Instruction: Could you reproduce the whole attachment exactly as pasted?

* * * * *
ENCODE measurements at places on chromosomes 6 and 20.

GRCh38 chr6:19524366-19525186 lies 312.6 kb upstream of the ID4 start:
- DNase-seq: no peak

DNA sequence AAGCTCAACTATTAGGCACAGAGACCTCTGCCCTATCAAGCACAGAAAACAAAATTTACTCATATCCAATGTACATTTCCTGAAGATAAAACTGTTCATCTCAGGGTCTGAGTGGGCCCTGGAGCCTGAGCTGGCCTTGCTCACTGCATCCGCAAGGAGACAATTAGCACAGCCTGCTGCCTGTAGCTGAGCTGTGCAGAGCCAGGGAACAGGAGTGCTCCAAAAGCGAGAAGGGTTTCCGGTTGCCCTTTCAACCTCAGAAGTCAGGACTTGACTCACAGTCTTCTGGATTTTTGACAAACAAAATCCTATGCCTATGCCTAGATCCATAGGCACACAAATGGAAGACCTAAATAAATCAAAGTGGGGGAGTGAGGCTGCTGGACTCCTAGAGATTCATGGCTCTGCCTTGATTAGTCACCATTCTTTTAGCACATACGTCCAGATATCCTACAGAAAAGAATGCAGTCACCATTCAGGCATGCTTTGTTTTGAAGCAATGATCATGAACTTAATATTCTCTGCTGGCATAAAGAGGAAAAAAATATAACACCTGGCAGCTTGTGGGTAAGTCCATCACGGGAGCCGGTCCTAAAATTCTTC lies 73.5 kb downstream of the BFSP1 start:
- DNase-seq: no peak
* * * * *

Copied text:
ENCODE measurements at places on chromosomes 6 and 20.

GRCh38 chr6:19524366-19525186 lies 312.6 kb upstream of the ID4 start:
- DNase-seq: no peak

DNA sequence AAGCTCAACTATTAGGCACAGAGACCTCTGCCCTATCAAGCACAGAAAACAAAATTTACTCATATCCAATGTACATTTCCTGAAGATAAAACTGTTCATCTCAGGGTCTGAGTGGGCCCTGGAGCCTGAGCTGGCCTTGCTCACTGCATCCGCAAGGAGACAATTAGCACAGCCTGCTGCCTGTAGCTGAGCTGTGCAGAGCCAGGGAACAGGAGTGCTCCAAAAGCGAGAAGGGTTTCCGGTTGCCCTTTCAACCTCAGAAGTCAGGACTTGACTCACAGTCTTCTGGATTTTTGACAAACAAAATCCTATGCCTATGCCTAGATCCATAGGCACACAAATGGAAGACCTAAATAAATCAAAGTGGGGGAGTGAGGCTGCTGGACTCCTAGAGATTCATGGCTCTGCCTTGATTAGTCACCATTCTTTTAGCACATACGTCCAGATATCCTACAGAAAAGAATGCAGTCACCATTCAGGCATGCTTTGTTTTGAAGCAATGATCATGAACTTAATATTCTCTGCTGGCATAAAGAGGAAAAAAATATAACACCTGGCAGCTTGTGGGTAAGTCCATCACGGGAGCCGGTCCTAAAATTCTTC lies 73.5 kb downstream of the BFSP1 start:
- DNase-seq: no peak